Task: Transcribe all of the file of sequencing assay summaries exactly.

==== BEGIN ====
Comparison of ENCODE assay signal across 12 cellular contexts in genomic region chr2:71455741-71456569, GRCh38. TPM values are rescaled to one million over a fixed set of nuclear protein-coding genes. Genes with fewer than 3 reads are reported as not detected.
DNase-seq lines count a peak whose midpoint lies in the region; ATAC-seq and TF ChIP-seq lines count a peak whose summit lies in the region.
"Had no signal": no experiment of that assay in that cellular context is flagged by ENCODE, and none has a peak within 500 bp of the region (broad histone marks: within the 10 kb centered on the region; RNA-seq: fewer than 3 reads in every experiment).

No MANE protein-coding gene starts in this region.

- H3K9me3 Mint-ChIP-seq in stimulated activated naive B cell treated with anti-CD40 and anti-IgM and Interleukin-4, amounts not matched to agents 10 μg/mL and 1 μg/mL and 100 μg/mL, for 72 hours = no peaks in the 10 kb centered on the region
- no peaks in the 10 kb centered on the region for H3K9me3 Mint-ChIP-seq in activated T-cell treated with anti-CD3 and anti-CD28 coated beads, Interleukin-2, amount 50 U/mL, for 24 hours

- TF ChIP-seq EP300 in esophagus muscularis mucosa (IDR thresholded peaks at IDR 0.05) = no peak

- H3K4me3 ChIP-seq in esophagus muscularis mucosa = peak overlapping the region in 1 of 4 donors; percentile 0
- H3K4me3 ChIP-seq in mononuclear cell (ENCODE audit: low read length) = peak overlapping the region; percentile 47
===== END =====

Comparison of ENCODE assay signal across 12 cellular contexts in genomic region chr2:71455741-71456569, GRCh38. TPM values are rescaled to one million over a fixed set of nuclear protein-coding genes. Genes with fewer than 3 reads are reported as not detected.
DNase-seq lines count a peak whose midpoint lies in the region; ATAC-seq and TF ChIP-seq lines count a peak whose summit lies in the region.
"Had no signal": no experiment of that assay in that cellular context is flagged by ENCODE, and none has a peak within 500 bp of the region (broad histone marks: within the 10 kb centered on the region; RNA-seq: fewer than 3 reads in every experiment).

No MANE protein-coding gene starts in this region.

- H3K9me3 Mint-ChIP-seq in stimulated activated naive B cell treated with anti-CD40 and anti-IgM and Interleukin-4, amounts not matched to agents 10 μg/mL and 1 μg/mL and 100 μg/mL, for 72 hours = no peaks in the 10 kb centered on the region
- no peaks in the 10 kb centered on the region for H3K9me3 Mint-ChIP-seq in activated T-cell treated with anti-CD3 and anti-CD28 coated beads, Interleukin-2, amount 50 U/mL, for 24 hours

- TF ChIP-seq EP300 in esophagus muscularis mucosa (IDR thresholded peaks at IDR 0.05) = no peak

- H3K4me3 ChIP-seq in esophagus muscularis mucosa = peak overlapping the region in 1 of 4 donors; percentile 0
- H3K4me3 ChIP-seq in mononuclear cell (ENCODE audit: low read length) = peak overlapping the region; percentile 47